Greece secured a four-month extension of its financial rescue on Tuesday when its euro zone partners approved a reform plan, as Athens made a commitment to a prudent budget.
European finance ministers sealed the decision in a telephone conference convened by Eurogroup chairman Jeroen Dijsselbloem after Athens sent him a detailed list of reforms it plans to implement by the end of June.
The agreement, to be ratified by some national parliaments in the coming days, averted an imminent banking meltdown and a potential state bankruptcy for now, but tough negotiations lie ahead soon over the country’s longer-term economic future.
A Greek finance ministry official said Greece would start discussions immediately with its EU and IMF partners on meeting this year’s financing shortfall. Options include allowing Athens to issue more short-term t-bills and using ECB profits on Greek bonds.
IMF Managing Director Christine Lagarde said the reform plan was “not very specific”, and much clearer assurances would be needed on key reforms of pensions, taxation and privatisation.
The Greek proposals:
- The Greek government pledged not to reverse completed privatisations
- To ensure that social welfare measures for the most disadvantaged sections of the population will have ” no negative fiscal effects”.
- The Greek government proposes to improve tax enforcement, fight corruption and “review and control spending in every area of government spending”.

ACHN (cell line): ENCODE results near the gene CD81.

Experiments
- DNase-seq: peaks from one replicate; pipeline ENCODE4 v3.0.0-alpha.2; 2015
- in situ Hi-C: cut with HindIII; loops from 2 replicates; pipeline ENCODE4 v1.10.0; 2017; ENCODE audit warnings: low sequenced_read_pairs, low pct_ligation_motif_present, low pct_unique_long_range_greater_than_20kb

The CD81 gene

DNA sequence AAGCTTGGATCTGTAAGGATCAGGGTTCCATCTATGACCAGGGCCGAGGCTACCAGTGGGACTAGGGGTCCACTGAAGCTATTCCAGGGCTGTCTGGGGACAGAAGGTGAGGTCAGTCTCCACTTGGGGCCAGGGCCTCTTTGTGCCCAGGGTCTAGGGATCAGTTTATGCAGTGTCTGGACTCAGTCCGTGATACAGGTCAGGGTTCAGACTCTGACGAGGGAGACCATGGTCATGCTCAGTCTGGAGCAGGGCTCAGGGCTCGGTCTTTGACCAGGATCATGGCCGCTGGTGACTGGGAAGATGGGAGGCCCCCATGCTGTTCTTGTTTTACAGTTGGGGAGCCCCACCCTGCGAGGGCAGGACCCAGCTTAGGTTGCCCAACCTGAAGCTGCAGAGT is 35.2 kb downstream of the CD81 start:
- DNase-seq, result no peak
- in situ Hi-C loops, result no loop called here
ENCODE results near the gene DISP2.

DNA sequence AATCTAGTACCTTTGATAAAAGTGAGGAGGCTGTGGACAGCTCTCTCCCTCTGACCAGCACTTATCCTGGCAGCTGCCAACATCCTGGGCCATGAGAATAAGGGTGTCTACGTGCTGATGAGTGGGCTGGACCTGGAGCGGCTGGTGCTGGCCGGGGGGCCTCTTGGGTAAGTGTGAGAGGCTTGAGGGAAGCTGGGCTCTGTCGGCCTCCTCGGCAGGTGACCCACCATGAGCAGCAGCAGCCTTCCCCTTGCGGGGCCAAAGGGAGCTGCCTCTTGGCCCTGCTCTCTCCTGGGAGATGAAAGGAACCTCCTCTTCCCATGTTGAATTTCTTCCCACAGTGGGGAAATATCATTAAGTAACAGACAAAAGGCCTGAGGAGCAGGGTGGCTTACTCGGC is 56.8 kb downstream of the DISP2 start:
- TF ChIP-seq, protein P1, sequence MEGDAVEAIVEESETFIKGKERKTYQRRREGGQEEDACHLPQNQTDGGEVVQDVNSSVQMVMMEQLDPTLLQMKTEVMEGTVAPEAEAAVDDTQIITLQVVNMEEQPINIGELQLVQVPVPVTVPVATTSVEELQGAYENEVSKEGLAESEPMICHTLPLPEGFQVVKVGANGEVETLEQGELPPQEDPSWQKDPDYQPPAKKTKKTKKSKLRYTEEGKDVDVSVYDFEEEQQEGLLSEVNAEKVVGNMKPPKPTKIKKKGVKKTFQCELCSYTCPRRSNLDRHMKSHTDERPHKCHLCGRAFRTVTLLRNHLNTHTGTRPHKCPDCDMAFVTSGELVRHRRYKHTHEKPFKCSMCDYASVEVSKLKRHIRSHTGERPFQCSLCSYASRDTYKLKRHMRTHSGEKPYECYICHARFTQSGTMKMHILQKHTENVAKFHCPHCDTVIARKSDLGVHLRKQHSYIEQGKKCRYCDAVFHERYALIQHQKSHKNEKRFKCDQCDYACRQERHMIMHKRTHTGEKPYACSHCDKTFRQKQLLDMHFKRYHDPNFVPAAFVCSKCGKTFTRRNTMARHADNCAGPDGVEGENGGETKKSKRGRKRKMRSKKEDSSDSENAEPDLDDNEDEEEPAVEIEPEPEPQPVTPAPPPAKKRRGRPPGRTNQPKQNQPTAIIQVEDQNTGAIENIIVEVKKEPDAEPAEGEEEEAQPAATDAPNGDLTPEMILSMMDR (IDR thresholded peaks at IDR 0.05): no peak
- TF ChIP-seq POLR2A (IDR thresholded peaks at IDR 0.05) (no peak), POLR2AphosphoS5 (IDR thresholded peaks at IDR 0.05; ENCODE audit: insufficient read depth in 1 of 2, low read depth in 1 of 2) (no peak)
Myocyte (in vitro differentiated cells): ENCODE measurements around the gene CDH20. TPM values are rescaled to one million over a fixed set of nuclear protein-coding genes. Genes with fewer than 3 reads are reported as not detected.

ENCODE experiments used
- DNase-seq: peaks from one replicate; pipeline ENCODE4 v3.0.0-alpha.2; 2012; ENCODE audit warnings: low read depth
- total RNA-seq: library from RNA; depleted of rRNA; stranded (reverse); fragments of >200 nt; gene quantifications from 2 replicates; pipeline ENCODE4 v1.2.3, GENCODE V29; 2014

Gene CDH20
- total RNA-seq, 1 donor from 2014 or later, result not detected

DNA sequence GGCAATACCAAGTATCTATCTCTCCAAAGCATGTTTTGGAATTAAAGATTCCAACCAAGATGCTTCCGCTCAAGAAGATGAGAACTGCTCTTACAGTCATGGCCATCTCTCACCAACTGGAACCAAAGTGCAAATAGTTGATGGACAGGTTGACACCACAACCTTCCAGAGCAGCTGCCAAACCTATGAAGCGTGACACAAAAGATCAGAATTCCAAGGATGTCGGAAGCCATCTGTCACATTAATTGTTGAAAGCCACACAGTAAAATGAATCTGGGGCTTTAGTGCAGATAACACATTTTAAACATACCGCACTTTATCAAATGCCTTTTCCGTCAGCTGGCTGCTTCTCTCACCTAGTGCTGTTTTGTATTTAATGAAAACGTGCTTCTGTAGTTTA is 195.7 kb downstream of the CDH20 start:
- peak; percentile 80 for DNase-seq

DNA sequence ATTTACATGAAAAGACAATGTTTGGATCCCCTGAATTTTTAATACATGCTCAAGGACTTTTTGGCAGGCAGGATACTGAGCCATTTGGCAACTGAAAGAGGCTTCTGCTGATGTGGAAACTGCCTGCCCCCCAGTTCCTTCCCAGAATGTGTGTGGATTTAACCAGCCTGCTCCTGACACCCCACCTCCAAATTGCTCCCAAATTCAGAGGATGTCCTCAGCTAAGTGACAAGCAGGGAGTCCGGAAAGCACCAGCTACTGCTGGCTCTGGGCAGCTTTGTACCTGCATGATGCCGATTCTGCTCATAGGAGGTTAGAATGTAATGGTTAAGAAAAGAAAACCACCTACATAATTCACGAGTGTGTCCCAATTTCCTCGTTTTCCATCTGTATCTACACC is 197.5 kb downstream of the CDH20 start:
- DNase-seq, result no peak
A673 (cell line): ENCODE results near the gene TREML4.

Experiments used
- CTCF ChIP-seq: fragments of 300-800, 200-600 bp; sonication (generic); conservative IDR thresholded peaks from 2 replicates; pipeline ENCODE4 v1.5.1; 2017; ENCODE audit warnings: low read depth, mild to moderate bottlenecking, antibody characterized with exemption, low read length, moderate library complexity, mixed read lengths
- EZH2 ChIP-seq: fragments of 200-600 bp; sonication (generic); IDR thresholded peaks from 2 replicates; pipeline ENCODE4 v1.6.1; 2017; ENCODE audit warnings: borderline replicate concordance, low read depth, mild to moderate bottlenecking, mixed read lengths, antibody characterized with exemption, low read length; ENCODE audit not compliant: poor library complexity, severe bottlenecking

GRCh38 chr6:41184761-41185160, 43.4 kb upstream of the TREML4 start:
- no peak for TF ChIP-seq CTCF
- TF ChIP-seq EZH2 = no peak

The Commission is satisfied
Commissioner Pierre Moscovici sent on Tuesday a letter to the President of the Eurogroup, Jeroen Dijsselbloem, on the Greek government’s reform proposals, saying that in the view of the Commission, this list is sufficiently comprehensive to be a valid starting point for a successful conclusion of the review as called for by the Eurogroup at its last meeting.
“We are encouraged by the commitment to combat tax evasion and corruption, inter alia through efforts to modernise tax and custom administrations, as well as to pursue reforms to modernise the public administration. The Commission also notes the commitments in the area of statistics and considers it of vital importance that the institutional and operational independence of ELSTAT and its senior management be respected at all times” the letter stated.
Further specification of the reforms in these and other key areas is expected to be provided and agreed before the end of April, in line with last week’s Eurogroup statement. The Commission will work with the new administration to transform these ‘statements of intent’ into clear policy actions.
The Commission underlines its willingness to continue to provide technical assistance in key areas to assist in the design and implementation of policies.